The Monitoring the Future survey also showed that teens' perception of marijuana's harmfulness is declining, which can signal future increases in use. Only 41.7 percent of eighth graders see occasional use of marijuana as harmful; 66.9 percent see regular use as harmful.

There was good news in the report, however: compared with peak rates in the mid to late 1990s, daily cigarette use is down significantly among all three grades. Likewise, five-year trends showed significant decreases in alcohol use among nearly all grades and across all prevalence periods.

For more on the survey, click here. For information about reducing marijuana use, see Psychiatric News here.

(Image: Luis Carlos Jiminez del rio/

Thursday, December 20, 2012

APA Responds to Issues Raised by Newtown Tragedy in Letter to Congress

APA President Dilip Jeste, M.D., sent a letter today on behalf of the Association to leaders of both the Senate and House of Representatives responding to the massacre in Newtown, Conn., and emphasizing that psychiatrists "stand ready to do whatever we can to help alleviate the suffering caused by the tragedy and to help the survivors cope with life after a trauma of this unimaginable magnitude."

Jeste also expressed APA's concern about proposals that have been voiced that target the mentally ill and media accounts that inaccurately portray people with mental illness. "Stigma remains one of the greatest barriers to early identification, intervention, and treatment for Americans seeking help for mental illness, and we hope that Congress will avoid making generalized assumptions about persons now in or seeking treatment for mental illness," he said. "The vast majority of violence in our society is not perpetrated by persons with serious mental disorders. Research suggests that individuals with mental illness engaged in regular treatment are considerably less likely to commit violent acts than those in need of, but not engaged in, appropriate mental health treatment." Highlighting the effectiveness of psychiatric treatment, Jeste urged policymakers to focus on the fact that "access to comprehensive, effective psychiatric treatment works. Yet at the very time of the Newtown tragedy, federal and state funding of critical mental health services is under siege," he said, pointing out that 29 states have eliminated a total of more than 3,200 psychiatric inpatient beds since 2008.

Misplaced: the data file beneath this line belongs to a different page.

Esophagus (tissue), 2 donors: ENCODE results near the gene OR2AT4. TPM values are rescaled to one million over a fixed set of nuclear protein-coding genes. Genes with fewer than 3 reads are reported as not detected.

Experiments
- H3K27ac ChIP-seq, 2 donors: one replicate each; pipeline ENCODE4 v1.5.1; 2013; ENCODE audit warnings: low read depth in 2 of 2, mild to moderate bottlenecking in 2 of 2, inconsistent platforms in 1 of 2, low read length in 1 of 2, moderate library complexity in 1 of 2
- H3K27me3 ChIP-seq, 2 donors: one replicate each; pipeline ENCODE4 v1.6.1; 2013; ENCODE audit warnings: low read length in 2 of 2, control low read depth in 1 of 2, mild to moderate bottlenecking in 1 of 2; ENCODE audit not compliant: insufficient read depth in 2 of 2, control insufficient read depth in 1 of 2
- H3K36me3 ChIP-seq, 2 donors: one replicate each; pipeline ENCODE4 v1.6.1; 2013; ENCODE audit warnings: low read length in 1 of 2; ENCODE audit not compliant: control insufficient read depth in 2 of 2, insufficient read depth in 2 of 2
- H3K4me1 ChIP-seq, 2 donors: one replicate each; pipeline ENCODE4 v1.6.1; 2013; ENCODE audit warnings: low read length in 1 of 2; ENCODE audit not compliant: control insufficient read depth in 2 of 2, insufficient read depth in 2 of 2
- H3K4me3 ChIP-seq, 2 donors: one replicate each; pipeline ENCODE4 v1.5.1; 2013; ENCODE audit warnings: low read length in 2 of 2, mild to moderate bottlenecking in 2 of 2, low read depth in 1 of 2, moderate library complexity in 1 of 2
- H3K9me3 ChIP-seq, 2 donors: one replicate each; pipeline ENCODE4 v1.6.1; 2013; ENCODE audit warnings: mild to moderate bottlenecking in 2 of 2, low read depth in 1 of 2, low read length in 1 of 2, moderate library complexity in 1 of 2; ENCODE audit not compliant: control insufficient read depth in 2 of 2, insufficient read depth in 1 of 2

Jeste also called on Congress to address the abundance and easy availability of guns, saying that APA believes that "any discussion on fostering a robust mental health delivery system must not be isolated from discussions of streategies to reduce gun violence." He condemned laws to bar physicians from asking about the presence of guns in a patient's home and pointed out that APA has expressed support for "appropriately targeted proposals such as mental health registries and modified access to firearms as meaningful ways to curb gun violence."

The letter can be accessed on APA's Web site at

(image: AP photo/Andrew Gombert, pool)

Stress-Related Gene and Child Abuse Can Interact to Raise PTSD Risk

A gene called FKBP5 is an important regulator of the stress hormone system. When individuals who possess a particular variant of that gene are victims of child abuse, they appear to be more susceptible to posttraumatic stress disorder (PTSD) later in life than individuals who possess another variant of the gene. This was a key finding of a study published in Nature Neuroscience, led by Elisabeth Binder of the Max Planck Institute of Psychiatry in Munich, Germany.

But how might the FKBP5 gene variant and child abuse interact to set the stage for such later sequelae? By changing DNA methylation in the FKBP5 gene,  Binder and her colleagues found. Such changes, according to other findings from the researchers, could then lead to a long-term dysregulation of the stress hormone system and impact brain areas associated with stress regulation.